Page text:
So, the way that you end the suffering of change, is you experience things just as they are, moment to moment. There's a poet--I should have brought him this evening--a Japanese master called Ryokan. There have been a couple of volumes of his poetry translated into English. My favorite one of the two or three that's been translated is, One Robe, One Bowl.In some of his poems he describes how he relates to each moment. So he's playing ball with the children. And it's just completely happy. And then evening comes, and he realizes he has spent the afternoon playing ball with the children and not begging for food. So he has nothing to eat. So he goes back to his cabin with nothing to eat. And he's totally sad about that, but that's his experience right there. It's just so. You read his poems and they're just about what he's experiencing right there. They're quite wonderful that way. So, One Robe, One Bowl is the name of the book.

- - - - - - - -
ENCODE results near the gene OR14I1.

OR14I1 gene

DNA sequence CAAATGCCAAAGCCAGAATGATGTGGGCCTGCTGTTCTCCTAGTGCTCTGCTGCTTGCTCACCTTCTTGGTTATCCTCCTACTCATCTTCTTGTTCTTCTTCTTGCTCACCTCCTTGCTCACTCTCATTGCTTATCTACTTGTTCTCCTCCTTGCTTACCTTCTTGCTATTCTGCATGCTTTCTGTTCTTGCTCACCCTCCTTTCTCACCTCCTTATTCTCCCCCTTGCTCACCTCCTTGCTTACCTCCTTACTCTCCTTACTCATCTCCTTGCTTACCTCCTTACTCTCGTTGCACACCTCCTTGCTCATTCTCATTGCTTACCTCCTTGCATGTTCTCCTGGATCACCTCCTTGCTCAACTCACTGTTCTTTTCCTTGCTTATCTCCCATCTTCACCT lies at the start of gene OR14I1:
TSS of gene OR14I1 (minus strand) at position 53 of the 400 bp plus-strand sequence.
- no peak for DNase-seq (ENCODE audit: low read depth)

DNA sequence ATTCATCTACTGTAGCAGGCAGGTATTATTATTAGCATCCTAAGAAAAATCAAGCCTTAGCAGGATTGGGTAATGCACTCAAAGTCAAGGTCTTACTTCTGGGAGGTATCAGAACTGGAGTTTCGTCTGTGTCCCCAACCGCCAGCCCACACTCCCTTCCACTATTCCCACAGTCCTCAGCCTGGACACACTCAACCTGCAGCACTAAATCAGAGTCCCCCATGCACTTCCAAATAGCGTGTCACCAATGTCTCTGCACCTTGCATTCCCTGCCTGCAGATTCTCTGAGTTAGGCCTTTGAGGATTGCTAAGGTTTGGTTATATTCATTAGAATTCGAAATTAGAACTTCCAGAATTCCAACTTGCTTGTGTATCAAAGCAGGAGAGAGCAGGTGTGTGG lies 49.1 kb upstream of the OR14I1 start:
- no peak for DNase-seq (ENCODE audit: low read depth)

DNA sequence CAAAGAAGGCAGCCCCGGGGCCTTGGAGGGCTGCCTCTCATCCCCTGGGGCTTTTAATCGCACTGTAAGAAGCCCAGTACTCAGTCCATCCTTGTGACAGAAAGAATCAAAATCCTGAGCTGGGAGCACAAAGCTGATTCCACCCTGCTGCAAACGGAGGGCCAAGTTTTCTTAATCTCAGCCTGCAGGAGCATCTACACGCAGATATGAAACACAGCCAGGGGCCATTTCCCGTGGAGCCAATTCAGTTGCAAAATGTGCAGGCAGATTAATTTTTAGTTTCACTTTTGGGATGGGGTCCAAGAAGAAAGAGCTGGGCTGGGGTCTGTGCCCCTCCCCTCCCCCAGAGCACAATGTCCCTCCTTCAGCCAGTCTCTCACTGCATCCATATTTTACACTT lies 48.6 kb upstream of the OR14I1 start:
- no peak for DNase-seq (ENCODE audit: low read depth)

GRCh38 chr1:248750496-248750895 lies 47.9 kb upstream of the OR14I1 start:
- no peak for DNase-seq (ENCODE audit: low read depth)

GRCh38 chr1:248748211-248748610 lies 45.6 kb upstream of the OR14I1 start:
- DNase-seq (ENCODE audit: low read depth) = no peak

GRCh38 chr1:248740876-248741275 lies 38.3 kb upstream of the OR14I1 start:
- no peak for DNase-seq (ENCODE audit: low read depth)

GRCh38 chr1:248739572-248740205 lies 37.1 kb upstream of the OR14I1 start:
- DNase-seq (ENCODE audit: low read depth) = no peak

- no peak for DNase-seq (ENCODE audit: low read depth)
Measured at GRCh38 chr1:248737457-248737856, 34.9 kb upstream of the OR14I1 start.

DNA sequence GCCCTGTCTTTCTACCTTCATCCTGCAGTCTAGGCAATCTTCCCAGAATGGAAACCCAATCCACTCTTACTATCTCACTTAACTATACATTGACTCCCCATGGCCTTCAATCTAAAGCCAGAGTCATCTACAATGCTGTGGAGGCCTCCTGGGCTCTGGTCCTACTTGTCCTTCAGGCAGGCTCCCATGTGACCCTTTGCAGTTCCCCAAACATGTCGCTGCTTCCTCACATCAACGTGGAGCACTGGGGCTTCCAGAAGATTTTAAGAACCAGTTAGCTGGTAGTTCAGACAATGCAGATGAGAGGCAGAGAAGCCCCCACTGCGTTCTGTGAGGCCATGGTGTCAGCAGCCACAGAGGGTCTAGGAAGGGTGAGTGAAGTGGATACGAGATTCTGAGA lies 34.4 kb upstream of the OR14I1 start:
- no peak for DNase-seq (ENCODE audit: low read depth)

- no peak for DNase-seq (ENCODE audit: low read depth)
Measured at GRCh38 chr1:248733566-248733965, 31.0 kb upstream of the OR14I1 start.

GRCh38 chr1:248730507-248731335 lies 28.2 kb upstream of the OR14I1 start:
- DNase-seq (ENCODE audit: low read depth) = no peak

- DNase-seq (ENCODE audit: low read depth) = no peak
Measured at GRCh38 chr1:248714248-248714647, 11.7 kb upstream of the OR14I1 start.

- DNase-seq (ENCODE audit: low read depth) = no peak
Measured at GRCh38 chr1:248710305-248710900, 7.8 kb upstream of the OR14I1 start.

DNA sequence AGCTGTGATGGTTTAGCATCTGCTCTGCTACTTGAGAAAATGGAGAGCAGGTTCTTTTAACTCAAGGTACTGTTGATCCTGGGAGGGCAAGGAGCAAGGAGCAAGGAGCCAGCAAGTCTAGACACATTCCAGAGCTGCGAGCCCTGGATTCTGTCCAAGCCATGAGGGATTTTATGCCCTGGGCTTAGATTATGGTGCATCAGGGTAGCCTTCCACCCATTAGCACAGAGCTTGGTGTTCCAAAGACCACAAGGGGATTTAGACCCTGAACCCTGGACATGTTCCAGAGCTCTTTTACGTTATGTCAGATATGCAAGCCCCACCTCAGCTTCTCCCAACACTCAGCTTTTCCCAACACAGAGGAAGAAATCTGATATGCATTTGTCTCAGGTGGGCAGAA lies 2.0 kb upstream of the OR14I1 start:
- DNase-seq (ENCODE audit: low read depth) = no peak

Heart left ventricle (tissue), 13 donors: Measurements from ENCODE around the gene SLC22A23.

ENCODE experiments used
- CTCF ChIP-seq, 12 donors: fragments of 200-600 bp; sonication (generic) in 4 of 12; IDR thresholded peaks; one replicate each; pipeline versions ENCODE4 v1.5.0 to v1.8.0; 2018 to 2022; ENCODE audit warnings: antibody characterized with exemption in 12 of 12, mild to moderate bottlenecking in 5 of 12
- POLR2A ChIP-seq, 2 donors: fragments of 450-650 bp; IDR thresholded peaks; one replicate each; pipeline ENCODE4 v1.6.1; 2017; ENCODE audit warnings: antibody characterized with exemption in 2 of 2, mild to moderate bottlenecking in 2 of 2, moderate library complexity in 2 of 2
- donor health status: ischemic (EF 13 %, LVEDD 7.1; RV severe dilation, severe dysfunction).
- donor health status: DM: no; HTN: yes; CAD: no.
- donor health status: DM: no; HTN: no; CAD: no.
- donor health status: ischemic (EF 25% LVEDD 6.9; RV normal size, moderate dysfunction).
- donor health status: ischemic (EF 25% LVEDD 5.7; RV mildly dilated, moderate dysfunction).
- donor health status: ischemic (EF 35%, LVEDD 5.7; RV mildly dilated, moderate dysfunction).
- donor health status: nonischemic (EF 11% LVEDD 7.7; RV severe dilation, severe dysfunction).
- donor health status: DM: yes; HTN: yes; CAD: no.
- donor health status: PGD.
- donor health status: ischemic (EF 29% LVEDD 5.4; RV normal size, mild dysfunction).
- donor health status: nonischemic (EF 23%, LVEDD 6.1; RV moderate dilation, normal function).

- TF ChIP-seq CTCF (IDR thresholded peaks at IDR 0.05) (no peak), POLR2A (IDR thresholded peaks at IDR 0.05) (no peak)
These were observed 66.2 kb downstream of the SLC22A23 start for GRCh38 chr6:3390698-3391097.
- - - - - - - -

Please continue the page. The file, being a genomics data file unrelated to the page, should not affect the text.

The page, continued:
When I was in the three year retreat, I had a great deal of illness, and so a lot of physical and emotional pain from that. Someone sent me this volume in the middle of the retreat. It was very helpful to me, because Ryokan describes himself, struggling with illness and struggling with loneliness in retreat. He's able to relate to these experiences just for what they are. This is the way we end the suffering of change.
Struggles with Illness and Loneliness
Loneliness has been the topic of a rather poignant forum conversation on Unfettered Mind Ning recently and I was reminded of that conversation when listening to this passage from Then and Now.